March 31, 2020

Archives for September 2012

Zucchini Pizza Bake

This is one of those recipes that just sort of happened because I had zucchini (lots of zucchini) and pizza sauce on hand. Therefore, the amounts are up to you. If you want to make a small one for … [Read more...]

Sage Secret

There's a lot to love in the land of Salvia, the largest genus in the mint family, and one of the loveliest in the land is Salvia guaranitica 'Blue Enigma.' Known as the anise-scented salvia, 'Blue … [Read more...]

Shaking and Breaking in the Land of Assumption

• By John F. Chisholm • My Daimler has been an education.  Not in every way you'd imagine, either.  In fact, old cars in general are fascinating subjects.  They're surprising in many ways that hold … [Read more...]

Fiery Sword

It's easy to forget to plant summer-flowering bulbs in the spring, what with all our attention usually on getting seeds, seedlings and perennials in the ground. But then you wouldn't have something as … [Read more...]

Beach Bell

Along Maine's lengthy coastline, one can find a host of plants that grow only along the shore. That includes Mertensia maritima, also called seaside bluebells as well as oysterleaf or oyster plant. … [Read more...]

In Love with Spuds

• By Janine Pineo • The unpretentious potato isn't the most glamorous of vegetables. I've lived due south of potato country all my life and never really had a penchant for spuds -- until last … [Read more...]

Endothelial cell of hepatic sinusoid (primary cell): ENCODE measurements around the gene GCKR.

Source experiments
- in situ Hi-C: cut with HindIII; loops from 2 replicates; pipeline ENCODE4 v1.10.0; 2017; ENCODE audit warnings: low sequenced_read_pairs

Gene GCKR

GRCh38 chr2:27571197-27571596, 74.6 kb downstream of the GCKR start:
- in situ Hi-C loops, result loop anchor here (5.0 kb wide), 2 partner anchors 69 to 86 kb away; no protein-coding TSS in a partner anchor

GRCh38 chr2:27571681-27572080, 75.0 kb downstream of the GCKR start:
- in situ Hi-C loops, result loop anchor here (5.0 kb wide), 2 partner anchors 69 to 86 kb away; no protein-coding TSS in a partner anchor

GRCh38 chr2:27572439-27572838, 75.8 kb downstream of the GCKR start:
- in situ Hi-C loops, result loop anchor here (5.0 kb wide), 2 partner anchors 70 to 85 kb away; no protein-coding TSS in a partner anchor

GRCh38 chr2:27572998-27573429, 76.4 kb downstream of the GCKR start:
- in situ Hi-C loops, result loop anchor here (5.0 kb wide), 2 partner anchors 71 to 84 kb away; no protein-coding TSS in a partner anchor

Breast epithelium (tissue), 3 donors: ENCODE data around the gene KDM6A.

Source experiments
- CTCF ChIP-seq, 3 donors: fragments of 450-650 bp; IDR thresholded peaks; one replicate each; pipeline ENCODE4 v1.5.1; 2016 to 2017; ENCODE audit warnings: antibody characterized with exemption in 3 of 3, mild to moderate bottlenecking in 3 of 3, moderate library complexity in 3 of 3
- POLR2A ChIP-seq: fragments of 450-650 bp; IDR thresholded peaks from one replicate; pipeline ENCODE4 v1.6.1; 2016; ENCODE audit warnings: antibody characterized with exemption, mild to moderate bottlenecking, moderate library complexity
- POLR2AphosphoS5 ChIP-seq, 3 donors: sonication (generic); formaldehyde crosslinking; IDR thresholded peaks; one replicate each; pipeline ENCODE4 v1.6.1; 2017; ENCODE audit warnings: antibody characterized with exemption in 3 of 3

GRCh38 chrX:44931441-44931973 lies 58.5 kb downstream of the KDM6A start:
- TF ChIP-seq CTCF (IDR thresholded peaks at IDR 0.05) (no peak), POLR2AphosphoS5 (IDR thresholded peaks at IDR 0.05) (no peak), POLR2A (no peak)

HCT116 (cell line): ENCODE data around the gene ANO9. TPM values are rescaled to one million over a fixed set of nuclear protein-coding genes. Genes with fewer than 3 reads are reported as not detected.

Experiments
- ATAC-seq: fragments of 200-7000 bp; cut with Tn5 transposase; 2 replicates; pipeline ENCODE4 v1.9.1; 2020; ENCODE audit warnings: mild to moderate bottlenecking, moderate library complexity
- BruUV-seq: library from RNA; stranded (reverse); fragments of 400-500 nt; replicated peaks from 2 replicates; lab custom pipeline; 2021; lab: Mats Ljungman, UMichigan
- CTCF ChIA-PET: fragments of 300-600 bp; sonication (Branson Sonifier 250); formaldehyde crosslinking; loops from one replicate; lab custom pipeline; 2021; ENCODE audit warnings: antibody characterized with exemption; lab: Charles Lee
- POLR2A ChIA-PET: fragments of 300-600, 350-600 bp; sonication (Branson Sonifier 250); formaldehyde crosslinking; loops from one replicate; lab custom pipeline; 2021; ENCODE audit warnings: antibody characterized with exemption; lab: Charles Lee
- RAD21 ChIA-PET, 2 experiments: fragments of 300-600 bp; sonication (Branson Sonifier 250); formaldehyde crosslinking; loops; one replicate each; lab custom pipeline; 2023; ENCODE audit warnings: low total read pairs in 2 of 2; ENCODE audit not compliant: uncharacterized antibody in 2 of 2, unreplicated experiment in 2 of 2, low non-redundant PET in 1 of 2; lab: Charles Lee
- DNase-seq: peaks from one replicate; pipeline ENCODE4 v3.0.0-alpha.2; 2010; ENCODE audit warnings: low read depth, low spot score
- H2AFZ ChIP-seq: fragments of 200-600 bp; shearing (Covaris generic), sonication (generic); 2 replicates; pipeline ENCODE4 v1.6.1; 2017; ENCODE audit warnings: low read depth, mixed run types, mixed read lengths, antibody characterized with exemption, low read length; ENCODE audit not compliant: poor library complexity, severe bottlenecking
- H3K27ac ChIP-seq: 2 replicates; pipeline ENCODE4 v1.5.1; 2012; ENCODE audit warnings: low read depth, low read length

Master of the Garden

If there's one thing a fuchsia can do, it would be to attract attention. So it is with Fuchsia triphylla 'Gartenmeister Bonstedt,' a cultivar introduced in 1905. With its perfectly tubular coral-red … [Read more...]

Feast for the Eyes

Mention oregano and images of savory Italian dishes probably pop into your head. But once you've grown Origanum 'Kent Beauty,' another image will be there: elegant cascades of hop-like flowers … [Read more...]

Terrific Tapestry

There's nothing like a tree peony to put on a show, dropping jaws with its impressive flowers. So it is with Paeonia suffruticosa 'Kamatanishiki,' introduced from Japan in 1893. Described as … [Read more...]

Once in a Blue Moon

The story goes like this: Someone happened to notice this plant growing near the nursery at the New England Wildflower Society. It was a new cultivar of Phlox divaricata, or wild blue phlox or … [Read more...]